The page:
Once again, I pointed out all of the changes in the infrastructure that would be needed to support the new milestone improvements.
The whole auditorium broke out in pandemonium from the packed 1,000-plus citizens attending the meeting and the developers packed up their plans and left the meeting.
Three months later, the developers came to my home and presented me with a new set of plans for their community that included four-lane divided roads and highways and a clover leaf, land and money for the new school and fire department. The regional mall was replaced with strip malls, grocery stores and restaurants of appropriate sizes, stormwater ponds, a wildlife area and a massive community well to support expansion of the water system, street signs, traffic and street lights, pedestrian crossings and bridges, medical facilities and ambulance services, and everything needed to support their planned community, including upgrading the private and family cemeteries in the area.
Some adjustments were made to their plans and then the developers took their plans to the county board meeting for approval, which together with planned county improvements only added $1,200 additional cost to each new home and business that was put into their whole community and our county taxes were capped at less than 10 percent per annum which was still that way when I left there in 2014 to retire here to Lewes.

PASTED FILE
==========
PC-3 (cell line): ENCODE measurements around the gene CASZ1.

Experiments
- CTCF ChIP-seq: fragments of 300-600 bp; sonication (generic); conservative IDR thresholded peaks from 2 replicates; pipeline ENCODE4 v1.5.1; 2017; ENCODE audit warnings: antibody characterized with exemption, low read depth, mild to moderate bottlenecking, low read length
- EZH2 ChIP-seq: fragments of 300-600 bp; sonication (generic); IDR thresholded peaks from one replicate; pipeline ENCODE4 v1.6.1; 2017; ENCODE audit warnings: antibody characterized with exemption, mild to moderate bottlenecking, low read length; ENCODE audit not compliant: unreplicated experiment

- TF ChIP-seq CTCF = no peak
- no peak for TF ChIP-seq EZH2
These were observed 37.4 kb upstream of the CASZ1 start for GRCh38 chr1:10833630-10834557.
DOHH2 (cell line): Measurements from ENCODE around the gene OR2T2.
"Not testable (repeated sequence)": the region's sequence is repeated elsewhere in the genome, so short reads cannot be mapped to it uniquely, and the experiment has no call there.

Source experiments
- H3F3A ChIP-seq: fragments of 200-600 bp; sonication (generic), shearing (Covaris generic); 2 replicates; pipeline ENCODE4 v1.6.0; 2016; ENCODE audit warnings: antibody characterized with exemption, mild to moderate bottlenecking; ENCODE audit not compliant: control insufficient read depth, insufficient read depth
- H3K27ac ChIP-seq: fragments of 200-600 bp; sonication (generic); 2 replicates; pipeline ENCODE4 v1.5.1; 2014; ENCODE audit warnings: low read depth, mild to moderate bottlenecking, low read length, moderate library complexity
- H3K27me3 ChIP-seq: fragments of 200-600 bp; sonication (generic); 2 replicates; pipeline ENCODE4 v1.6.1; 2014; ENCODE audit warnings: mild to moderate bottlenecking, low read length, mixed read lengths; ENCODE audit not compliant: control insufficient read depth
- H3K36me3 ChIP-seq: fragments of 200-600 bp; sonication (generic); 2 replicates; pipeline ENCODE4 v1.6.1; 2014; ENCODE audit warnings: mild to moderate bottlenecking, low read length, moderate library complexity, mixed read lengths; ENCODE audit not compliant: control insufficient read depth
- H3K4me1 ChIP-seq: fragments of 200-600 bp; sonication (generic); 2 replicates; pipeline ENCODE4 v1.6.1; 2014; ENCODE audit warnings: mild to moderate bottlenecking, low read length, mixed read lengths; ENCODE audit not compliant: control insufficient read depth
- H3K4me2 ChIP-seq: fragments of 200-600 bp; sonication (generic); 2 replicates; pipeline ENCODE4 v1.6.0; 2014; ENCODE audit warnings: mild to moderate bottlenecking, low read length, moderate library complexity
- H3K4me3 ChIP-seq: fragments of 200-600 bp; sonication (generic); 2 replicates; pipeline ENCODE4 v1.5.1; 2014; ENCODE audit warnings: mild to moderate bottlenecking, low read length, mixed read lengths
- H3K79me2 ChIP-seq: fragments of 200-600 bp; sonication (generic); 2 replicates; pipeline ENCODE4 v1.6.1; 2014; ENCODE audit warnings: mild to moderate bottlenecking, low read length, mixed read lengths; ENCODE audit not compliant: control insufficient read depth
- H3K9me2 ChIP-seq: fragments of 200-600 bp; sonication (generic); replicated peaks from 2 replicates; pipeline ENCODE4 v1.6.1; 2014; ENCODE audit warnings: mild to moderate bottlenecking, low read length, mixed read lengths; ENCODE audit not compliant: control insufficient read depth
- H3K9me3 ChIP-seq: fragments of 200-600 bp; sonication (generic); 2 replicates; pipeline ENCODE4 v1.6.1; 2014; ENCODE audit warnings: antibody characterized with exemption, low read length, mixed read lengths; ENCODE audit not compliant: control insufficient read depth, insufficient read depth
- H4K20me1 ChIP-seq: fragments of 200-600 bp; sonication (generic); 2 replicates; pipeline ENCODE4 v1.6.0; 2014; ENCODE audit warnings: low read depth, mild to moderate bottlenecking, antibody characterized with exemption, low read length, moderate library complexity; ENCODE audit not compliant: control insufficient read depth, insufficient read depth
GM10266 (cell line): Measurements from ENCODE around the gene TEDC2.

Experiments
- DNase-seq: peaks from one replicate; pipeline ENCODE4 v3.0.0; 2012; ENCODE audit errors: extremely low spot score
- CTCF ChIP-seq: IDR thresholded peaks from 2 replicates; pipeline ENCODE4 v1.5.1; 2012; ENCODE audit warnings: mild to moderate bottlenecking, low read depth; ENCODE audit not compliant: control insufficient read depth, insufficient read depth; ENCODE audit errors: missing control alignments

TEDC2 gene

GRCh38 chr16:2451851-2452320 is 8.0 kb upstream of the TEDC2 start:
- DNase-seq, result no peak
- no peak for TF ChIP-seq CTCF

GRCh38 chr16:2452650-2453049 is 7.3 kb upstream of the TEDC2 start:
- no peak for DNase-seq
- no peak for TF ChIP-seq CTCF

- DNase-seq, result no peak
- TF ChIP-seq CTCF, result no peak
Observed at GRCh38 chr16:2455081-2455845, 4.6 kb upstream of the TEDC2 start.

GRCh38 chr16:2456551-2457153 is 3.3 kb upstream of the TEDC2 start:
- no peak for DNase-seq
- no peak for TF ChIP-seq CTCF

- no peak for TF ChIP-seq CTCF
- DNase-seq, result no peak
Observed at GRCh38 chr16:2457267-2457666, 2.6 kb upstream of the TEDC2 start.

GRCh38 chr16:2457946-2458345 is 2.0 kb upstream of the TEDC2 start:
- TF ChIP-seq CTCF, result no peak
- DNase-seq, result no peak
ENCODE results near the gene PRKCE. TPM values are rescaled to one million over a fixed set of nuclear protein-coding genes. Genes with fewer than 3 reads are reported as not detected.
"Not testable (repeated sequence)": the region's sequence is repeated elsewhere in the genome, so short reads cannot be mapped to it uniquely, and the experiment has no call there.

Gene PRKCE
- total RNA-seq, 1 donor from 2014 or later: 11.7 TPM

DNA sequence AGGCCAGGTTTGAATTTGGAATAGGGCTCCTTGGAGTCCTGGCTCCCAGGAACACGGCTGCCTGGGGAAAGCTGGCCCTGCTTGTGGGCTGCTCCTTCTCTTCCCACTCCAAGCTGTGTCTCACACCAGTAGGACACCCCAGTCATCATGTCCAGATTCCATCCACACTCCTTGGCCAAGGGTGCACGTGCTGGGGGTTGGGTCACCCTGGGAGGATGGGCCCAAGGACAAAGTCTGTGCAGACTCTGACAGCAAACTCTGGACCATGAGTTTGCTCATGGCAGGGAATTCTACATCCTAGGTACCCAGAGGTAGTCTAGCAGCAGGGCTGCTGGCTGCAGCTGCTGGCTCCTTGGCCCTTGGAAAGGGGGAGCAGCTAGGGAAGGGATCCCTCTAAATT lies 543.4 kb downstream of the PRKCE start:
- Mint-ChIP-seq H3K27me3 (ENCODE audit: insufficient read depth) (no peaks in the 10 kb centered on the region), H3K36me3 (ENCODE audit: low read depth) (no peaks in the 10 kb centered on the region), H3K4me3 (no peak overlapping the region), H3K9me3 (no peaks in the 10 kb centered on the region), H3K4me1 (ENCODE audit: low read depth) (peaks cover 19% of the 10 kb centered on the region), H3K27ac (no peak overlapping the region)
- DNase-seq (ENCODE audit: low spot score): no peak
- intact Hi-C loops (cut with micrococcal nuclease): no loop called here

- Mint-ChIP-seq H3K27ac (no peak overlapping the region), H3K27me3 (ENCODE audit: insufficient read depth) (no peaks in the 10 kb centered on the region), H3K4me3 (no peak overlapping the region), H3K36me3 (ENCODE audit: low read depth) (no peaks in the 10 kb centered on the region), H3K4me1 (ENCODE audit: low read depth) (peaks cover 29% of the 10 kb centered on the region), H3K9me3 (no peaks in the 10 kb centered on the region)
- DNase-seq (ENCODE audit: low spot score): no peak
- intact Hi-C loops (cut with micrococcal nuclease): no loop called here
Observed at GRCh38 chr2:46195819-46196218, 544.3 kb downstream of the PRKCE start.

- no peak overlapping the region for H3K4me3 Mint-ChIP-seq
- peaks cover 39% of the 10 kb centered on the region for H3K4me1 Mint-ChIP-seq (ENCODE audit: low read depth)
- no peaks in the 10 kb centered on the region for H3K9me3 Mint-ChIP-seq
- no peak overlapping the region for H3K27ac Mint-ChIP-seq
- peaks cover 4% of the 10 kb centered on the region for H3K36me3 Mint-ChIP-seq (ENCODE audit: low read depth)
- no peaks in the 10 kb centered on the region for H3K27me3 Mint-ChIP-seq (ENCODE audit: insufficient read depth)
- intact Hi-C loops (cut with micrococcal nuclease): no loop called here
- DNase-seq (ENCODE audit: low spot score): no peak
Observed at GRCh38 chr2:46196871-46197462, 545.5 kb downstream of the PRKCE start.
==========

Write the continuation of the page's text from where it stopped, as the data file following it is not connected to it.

Now once again, I read in the local papers each week how Lewes, Rehoboth and Dewey beaches, and Sussex County struggle with all of the same problems of infrastructure and tax our local people again for all of the new development so that the developers may become rich at our expense.
Oh you may say that we are not paying any new taxes - not yet anyway - but we are being taxed at the expense of extremely congested roads and highways, jammed intersections, long traffic lights, no street or highway lights, pedestrian and highway deaths and injuries, over-crowded schools needing expansions at our expense, overworked sewage and water systems, poor cellphone services, overworked fire/police/ambulance services and medical facilities, polluted oceans and beaches, canals and rivers, over-running wildlife habitats and food sources, lack of fresh water and needing new water systems, just to name a few.
Of course, most of the locals have figured out to do all of their shopping during the week between Tuesday and Thursday before the weekenders get here again, but how much longer is that going to last – really? And we all know that does not work out any more during the summer months.
We all know that most of the developers do not live in or around this area to share our pains. When are we going to get smart and make the new developers pay for the infrastructure first, then allow them to put in their new communities and shopping centers or restaurants so that we don’t have to pay for these new additions to our communities at our expense so that developers get rich?
Perhaps most or many of us feel like we will only live a few more years and then we won’t have to deal with it. Many of us old folks are now living to 85 or more. My mother just turned 94 and still takes care of herself. Something to think about!
Gary L. Hearne